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SoCal Edison Cooperating With Federal Investigators Into Potential Link To Bobcat Fire

LOS ANGELES (CBSLA/AP) — Federal investigators are looking into whether a huge wildfire in the Angeles National Forest was sparked by Southern California Edison utility equipment, according to the company.

Edison has turned over a section of an overhead conductor from its transmission facility in the area where the Bobcat Fire started more than two weeks ago, company spokesman David Song said Wednesday.

The initial report of fire was near Cogswell Dam in the San Gabriel Mountains at 12:21 p.m. on Sept. 6.

The utility says five minutes earlier, at 12:16 p.m., a circuit at the substation experienced a possible disturbance or event. Edison says cameras captured smoke developing in the area around 12:10 p.m., prior to the activity on Edison's circuit.

A circuit at a nearby substation experienced a "relay operation," indicating its equipment detected some kind of disturbance or event, Song said.

Cameras captured smoke developing in the area around 12:10 p.m., prior to the activity on Edison's circuit, he said.

Residents along the San Gabriel Valley have been dealing with the smoke and health hazards for several days.

"You could not see the mountain behind us, which is about two blocks from our house," resident Katie Johnson told CBSLA.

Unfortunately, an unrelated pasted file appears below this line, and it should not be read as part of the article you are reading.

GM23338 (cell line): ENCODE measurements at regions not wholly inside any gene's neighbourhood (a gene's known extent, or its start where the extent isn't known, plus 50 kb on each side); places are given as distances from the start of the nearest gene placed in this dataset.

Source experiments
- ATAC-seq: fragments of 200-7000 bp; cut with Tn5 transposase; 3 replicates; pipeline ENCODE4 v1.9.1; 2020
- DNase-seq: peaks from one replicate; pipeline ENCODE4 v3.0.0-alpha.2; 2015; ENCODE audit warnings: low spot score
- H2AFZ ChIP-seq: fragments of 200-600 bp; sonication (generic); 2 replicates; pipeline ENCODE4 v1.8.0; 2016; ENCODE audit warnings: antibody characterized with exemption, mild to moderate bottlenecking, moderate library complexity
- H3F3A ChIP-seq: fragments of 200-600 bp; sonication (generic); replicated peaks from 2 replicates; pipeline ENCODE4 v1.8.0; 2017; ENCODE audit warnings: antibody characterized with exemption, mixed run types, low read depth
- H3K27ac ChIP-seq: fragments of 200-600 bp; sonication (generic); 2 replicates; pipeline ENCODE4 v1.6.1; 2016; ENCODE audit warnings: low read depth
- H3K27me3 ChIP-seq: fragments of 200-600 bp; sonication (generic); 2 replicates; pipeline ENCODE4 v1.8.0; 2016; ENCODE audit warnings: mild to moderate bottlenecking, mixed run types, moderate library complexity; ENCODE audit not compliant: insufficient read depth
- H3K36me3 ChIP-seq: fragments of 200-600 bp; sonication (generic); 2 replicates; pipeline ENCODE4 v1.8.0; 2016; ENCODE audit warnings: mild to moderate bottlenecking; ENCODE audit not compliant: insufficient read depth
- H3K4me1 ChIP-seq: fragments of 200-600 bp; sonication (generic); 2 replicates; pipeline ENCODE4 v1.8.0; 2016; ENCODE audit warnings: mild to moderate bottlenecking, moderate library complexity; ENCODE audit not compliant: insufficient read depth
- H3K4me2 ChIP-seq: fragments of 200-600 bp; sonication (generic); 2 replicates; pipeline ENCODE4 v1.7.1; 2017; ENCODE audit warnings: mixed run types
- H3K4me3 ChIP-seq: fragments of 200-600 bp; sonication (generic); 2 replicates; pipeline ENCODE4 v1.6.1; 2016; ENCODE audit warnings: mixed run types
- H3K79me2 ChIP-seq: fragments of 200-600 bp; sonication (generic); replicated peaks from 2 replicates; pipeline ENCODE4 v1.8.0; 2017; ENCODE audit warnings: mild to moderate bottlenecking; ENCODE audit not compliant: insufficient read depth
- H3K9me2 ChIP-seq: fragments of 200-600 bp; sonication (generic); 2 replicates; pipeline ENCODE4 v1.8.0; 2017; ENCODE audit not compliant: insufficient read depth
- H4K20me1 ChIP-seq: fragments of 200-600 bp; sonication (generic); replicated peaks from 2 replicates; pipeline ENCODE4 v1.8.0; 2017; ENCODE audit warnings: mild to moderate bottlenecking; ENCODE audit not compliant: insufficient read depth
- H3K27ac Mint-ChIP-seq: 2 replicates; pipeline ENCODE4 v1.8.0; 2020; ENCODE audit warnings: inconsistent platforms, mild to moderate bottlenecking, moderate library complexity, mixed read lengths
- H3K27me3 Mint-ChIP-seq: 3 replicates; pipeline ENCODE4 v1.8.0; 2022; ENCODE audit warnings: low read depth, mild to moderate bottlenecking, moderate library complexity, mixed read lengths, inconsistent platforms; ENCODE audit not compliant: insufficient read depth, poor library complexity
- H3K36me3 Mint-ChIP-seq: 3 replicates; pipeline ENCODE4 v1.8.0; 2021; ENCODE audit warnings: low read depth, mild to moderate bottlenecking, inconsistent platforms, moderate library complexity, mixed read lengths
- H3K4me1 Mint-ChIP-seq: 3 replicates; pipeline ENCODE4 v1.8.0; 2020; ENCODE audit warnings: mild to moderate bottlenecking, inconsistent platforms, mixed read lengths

Edison will assist the U.S. Forest Service in its investigation of the fire that has burned more than two dozen homes and other buildings on its way to becoming one of the largest blazes in Los Angeles County history.

"Southern California Edison understands this is a difficult time for the many people who are being impacted by the Bobcat fire," Song said. "Our thoughts are also with those affected by the wildfires currently burning across the western United States."

The Forest Service and the Public Utilities Commission didn't immediately respond to emails seeking more information.

In recent years California utilities have strategically shut off power to some areas in order to prevent its equipment from sparking wildfires. Edison did not have any planned shutoffs in the days before the Bobcat fire erupted.

"Maybe the public utility commission could step in and be a little more active in regulating their performance," said resident David Johnson.

Firefighters are finally starting to tame the blaze, with containment on Wednesday hitting 39% — a jump from just 17% a day earlier.

Crews took advantage of two days of calmer weather after erratic winds last weekend pushed flames out of the Angeles National Forest and into communities in the desert foothills, fire spokesman Larry Smith said Wednesday.

"Because the fire transferred out of the timber and into the light fuels near the desert, we were able to make some real progress," Smith said. Crews will shore up containment lines ahead of hotter, gusty weather predicted for the weekend, he said.

Those who live in the area say they've seen firsthand how hard crews are working, but they think there's more that could be done to keep residents safe.

Thousands of residents remain under evacuation orders and warnings. It's one of dozens of other major wildfires across the West, including five in California that are among the largest in state history.

Last November, Southern California Edison agreed to pay $360 million to settle lawsuits brought by local governments over deadly wildfires sparked by its equipment in the last two years, including the Thomas Fire in 2017 and the 2018 Woolsey Fire.

(Copyright 2020 CBS Corp. The Associated Press contributed to this report.)

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